</head>
<body>
    <div data-role="view">
        <div>
            <h1>Welcome!</h1>
            <button data-role="button" data-click="app.setName">Set Name</button>
        </div>
    </div>
    <script>
        window.app = {
            load: function() {
                navigator.splashscreen.hide();
                new kendo.mobile.Application( document.body );
            },

            setName: function() {
                var win = window.open( "http://jsfiddle.net/tj_vantoll/K2yqc/show", "_blank",
                  "EnableViewPortScale=yes" );

                win.addEventListener( "loadstop", function() {
                    win.executeScript({ code: "localStorage.setItem( 'name', '' );" });
                    var loop = setInterval(function() {
                        win.executeScript(
                            {
                                code: "localStorage.getItem( 'name' )"
                            },
                            function( values ) {
                                var name = values[ 0 ];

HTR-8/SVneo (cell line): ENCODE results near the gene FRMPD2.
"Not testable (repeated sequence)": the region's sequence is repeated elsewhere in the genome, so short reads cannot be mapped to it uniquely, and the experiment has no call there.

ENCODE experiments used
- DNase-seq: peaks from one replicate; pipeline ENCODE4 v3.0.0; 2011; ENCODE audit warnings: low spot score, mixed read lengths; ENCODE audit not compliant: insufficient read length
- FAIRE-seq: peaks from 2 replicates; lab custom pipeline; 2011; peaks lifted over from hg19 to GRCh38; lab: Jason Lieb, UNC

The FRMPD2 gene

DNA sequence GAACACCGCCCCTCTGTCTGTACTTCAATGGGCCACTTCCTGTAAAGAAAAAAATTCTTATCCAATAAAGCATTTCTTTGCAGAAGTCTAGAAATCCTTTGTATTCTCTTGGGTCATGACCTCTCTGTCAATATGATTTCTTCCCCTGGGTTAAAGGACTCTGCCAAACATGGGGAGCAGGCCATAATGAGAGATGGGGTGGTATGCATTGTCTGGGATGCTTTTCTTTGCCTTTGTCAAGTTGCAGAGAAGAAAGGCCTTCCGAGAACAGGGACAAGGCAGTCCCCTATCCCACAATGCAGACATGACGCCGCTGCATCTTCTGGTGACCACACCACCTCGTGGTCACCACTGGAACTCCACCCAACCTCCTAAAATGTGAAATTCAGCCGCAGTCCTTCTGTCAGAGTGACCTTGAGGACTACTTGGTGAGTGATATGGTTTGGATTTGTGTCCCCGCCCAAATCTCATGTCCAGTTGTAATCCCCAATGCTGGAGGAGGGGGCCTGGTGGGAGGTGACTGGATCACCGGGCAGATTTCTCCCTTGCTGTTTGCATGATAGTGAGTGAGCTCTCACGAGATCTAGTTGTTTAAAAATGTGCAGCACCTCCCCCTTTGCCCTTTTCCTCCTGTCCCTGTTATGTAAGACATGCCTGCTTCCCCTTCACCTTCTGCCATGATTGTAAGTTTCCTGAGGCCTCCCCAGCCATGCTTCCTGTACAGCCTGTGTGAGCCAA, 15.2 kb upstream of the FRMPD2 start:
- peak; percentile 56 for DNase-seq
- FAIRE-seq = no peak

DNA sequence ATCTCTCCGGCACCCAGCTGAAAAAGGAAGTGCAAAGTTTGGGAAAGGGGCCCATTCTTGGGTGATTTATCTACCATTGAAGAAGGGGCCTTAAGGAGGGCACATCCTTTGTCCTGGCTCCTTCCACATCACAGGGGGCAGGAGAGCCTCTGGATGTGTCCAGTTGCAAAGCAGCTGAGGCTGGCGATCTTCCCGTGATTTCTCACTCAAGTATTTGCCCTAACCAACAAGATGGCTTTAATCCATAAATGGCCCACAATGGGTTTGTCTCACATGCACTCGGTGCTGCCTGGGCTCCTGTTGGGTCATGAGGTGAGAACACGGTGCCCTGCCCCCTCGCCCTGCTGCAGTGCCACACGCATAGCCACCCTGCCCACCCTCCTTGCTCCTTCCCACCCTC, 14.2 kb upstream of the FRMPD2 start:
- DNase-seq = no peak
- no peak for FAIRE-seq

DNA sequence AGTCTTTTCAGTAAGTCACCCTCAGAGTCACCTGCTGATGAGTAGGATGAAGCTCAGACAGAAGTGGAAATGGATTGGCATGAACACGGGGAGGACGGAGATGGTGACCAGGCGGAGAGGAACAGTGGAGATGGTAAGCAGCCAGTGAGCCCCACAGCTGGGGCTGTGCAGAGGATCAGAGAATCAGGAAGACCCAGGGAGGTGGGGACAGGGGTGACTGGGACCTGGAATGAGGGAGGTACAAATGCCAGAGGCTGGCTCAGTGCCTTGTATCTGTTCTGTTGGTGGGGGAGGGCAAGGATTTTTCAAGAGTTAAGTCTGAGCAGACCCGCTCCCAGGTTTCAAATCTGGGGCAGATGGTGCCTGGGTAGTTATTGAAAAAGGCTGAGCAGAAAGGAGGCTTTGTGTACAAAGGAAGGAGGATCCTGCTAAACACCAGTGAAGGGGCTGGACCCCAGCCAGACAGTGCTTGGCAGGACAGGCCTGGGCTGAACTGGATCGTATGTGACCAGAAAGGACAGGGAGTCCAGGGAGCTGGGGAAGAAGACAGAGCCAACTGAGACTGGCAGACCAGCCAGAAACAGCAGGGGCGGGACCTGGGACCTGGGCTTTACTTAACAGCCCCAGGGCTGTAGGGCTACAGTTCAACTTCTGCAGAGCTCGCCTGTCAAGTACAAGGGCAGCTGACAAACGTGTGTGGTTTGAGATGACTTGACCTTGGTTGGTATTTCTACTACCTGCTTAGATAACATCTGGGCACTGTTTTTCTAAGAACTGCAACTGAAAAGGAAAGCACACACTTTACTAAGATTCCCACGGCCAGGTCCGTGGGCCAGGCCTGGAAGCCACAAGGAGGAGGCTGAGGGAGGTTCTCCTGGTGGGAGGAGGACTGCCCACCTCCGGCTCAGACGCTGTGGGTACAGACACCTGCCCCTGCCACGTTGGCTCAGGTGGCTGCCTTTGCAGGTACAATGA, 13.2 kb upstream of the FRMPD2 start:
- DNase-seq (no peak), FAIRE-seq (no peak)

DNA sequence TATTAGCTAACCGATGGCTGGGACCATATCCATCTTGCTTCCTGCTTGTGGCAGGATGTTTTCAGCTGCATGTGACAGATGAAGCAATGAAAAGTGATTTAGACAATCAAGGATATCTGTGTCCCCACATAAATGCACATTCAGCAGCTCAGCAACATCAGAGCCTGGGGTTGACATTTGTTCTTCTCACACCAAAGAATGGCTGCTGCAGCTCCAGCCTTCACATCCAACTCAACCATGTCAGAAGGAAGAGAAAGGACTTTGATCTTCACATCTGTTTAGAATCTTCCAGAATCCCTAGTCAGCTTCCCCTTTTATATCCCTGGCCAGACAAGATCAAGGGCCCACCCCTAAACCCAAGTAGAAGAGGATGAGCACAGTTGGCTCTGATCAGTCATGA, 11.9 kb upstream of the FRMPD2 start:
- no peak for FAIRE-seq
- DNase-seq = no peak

if ( name ) {
                                    clearInterval( loop );
                                    win.close();
                                    $( "h1" ).html( "Welcome " + name + "!" );
                                }
                            }
                        );
                    });
                });
            }
        };

        document.addEventListener( "deviceready", app.load );
    </script>
</body>
</html>

I know what you're thinking: isn't this overkill just to pass some strings? Yes it is. But unfortunately this is the only option I know of to retrieve data from an InAppBrowser.

Luckily, Cordova is aware of this problem and has a feature request open to allow cross window communication using postMessage. Hopefully this will be resolved in a future release of the library.

TJ VanToll

About the Author
TJ VanToll is a web developer, speaker, and writer living in Lansing, MI and working as a developer advocate for Icenium. He is an open source advocate that is on the jQuery UI team and publishes his blog open source. When not on the internet, TJ is generally found helping his significant other chase their twin sons in circles. TJ is on Twitter as @tjvantoll and tjvantoll on Github.


Related Posts

Comments

Comments are disabled in preview mode.